Notice that the first tray planted and removed from the blackout period (left tray) also has germinated and that the radicles have not only formed but are growing into the soil media.
A close-up is below (click any photo to expand the size).
Notice that radicles have also grown on the tray planted after a 12-hour soak.
So, it doesn’t matter how long the seeds soak as long as they’re covered and keep moist (as the blackout period does). In fact, we think it’s better to plant them earlier as the radicles on the 12-hour soak have already found the soil surface.
The seeds in the 24-hour soak, although maybe sprouted a bit more, are still discombobulated after planting. They will need to reorient themselves to root into the soil.
As shown in the following two photos, both trays have similar growth. The tray planted after only 12 hours might be further along than those soaked for 24 hours.
Sunflowers 4 days after the start of soaking.
Sunflower microgreens 8 days after they started to soak. The tray on the left was soaked 12 hours before planting; the right tray was planted after soaking for 24 hours.
Our Thoughts on the Soaking Sunflower Microgreen Seeds
The results of the test show that sunflower seeds soaked for 24 hours may speed up germination. However, seeds soaked for 12 hours planted and placed in a blackout also germinated, and the radicles found the planting media quicker than those that soaked for a longer period.
The seeds soaked for 12 hours seem further ahead throughout the test.
We see no reason to soak sunflower seeds for longer than 12 hours.
Sunflower Microgreen Seeds
Start growing your sunflower microgreens now! The Home Microgreens Store supplies seeds in the perfect quantity for various tray sizes and by the ounce, quarter-pound, and pound bags at competitive prices.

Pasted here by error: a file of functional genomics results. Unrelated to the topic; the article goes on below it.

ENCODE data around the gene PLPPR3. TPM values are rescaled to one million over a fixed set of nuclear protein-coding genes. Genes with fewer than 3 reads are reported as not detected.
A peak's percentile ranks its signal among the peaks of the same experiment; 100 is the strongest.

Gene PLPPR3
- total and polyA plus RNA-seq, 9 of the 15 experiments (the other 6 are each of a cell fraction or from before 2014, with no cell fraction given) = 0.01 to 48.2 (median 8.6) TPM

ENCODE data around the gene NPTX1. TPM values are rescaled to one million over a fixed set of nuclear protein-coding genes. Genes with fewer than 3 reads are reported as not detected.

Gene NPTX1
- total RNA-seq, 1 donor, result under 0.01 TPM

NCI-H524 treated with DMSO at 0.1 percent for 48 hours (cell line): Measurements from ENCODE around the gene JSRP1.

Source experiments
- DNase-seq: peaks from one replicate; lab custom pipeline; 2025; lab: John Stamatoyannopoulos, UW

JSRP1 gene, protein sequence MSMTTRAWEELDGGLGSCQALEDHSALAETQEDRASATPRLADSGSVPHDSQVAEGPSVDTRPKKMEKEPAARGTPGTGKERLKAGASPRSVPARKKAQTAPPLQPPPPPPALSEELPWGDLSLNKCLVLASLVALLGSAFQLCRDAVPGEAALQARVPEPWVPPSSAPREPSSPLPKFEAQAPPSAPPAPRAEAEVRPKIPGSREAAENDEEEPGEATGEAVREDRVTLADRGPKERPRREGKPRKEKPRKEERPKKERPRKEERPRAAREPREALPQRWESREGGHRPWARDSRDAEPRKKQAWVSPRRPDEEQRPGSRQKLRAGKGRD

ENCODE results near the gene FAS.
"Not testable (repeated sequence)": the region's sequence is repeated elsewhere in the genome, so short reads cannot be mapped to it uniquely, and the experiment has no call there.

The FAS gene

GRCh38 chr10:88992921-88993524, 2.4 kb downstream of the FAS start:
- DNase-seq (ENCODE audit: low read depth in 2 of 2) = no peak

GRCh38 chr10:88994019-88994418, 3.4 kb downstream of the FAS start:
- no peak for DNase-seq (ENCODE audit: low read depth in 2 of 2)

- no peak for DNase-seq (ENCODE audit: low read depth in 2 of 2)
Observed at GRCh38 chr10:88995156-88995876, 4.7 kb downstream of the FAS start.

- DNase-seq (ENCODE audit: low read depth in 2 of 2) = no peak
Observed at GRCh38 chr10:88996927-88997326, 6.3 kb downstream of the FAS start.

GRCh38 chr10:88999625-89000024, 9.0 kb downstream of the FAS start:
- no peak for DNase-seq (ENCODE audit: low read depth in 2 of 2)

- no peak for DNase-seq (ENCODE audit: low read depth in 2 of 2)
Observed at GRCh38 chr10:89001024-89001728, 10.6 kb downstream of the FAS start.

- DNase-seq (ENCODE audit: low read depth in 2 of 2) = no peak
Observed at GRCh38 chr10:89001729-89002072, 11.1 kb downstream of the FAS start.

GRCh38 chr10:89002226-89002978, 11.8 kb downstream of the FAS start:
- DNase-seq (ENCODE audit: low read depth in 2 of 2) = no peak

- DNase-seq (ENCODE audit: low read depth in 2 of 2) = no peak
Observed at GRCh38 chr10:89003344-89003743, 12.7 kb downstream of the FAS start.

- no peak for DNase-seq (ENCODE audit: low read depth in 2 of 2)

Treating Sunflower Seeds With Hydrogen Peroxide
We’ve planted many trays of sunflower seeds, both untreated and treated with food-grade hydrogen peroxide.
Although some untreated seeds grew great, many others developed fungus attacks (see below).
We now pre-treat sunflower seeds with peroxide every time we plant.
Since we are wetting the seeds with liquid peroxide anyway, we soak them between 6- and 12 hours before we plant them.
It seems to work best for us. Even some of the pre-treated seeds occasionally grow fungus. But a quick spray with 3% food-grade hydrogen peroxide kills the fungus, and the sunflowers grow great.
Sunflower seeds not pre-treated with food-grade hydrogen peroxide tend to grow fungus. Even like this, H2O2 can kill the fungus and not harm the sunflowers.
Our Recommendations For Soaking Sunflower Microgreen Seeds
We recommend pre-treating sunflower seeds before planting. Since these seeds will be pre-treated with peroxide and water, they might as well soak for up to 12 hours.
Soaking seeds for extended periods doesn’t appear to speed the process up.
Generally, we soak the seeds overnight and plant in the morning or soak them in the morning and plant them later in the afternoon.
Using food-grade hydrogen peroxide does reduce the chance of fungus growing. If the fungus does appear on the seeds, spraying it with hydrogen peroxide will kill it and not harm the plants in the early growth stage.
Home Microgreens Sunflower Microgreen Soaking Method
We treat sunflower seed with a teaspoon of food-grade hydrogen peroxide per 25 grams of seed. After 5 to 10 minutes, we add fresh water to the seeds until the seeds are covered by an inch of water.
After 6- to 8 hours, we drain and rinse the seeds, then plant them on a soil media and place them into a blackout period. If necessary, the seeds can soak for up to 12 hours.
What is your experience with sunflower microgreens? Do you use hydrogen peroxide and soak your seeds?